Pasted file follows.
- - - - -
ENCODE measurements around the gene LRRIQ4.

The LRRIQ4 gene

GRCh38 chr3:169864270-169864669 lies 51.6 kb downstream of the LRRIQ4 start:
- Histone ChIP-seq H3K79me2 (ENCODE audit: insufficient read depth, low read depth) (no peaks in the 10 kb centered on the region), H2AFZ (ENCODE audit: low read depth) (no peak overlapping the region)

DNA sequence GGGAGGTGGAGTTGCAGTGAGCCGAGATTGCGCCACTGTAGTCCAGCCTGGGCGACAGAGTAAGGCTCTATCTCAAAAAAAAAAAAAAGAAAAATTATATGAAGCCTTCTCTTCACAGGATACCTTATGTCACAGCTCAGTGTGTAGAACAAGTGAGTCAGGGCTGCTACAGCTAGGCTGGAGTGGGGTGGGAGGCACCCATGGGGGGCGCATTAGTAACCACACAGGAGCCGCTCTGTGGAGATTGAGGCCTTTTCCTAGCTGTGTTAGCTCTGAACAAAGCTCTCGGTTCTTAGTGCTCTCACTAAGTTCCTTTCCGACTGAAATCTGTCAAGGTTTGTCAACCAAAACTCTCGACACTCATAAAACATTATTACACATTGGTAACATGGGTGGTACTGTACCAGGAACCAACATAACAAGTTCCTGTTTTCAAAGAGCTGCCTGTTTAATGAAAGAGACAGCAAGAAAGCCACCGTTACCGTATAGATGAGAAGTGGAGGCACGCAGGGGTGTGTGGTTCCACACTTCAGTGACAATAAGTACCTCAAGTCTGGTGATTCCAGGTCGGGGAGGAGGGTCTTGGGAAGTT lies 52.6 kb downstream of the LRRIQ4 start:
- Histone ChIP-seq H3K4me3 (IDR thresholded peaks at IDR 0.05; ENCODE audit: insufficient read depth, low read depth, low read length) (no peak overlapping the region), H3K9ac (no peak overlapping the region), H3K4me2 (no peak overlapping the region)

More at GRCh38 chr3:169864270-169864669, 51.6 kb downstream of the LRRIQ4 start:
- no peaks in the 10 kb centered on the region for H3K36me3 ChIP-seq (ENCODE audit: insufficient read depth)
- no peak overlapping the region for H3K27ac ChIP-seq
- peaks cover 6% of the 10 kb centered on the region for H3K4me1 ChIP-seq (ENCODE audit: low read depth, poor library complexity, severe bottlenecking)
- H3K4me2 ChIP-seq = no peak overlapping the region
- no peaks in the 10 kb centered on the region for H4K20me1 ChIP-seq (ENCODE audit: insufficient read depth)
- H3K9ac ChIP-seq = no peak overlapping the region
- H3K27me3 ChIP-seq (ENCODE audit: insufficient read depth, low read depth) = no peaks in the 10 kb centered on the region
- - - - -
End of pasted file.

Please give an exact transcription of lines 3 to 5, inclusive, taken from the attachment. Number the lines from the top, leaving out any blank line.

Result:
GRCh38 chr3:169864270-169864669 lies 51.6 kb downstream of the LRRIQ4 start:
- Histone ChIP-seq H3K79me2 (ENCODE audit: insufficient read depth, low read depth) (no peaks in the 10 kb centered on the region), H2AFZ (ENCODE audit: low read depth) (no peak overlapping the region)

DNA sequence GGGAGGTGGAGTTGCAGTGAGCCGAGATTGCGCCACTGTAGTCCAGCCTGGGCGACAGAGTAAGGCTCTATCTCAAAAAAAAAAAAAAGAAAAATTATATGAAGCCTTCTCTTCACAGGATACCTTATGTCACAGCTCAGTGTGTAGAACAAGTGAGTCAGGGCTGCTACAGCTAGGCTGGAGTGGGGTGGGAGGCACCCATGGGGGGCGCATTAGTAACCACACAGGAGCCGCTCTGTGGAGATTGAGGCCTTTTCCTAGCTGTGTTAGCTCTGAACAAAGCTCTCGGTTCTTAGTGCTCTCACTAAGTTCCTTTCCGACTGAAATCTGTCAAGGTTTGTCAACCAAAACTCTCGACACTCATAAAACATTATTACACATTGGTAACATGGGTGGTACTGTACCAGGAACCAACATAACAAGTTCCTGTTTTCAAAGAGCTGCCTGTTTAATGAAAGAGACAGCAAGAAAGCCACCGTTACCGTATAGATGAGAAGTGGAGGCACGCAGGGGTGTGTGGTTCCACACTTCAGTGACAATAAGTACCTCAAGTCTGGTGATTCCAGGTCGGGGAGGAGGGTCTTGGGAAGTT lies 52.6 kb downstream of the LRRIQ4 start: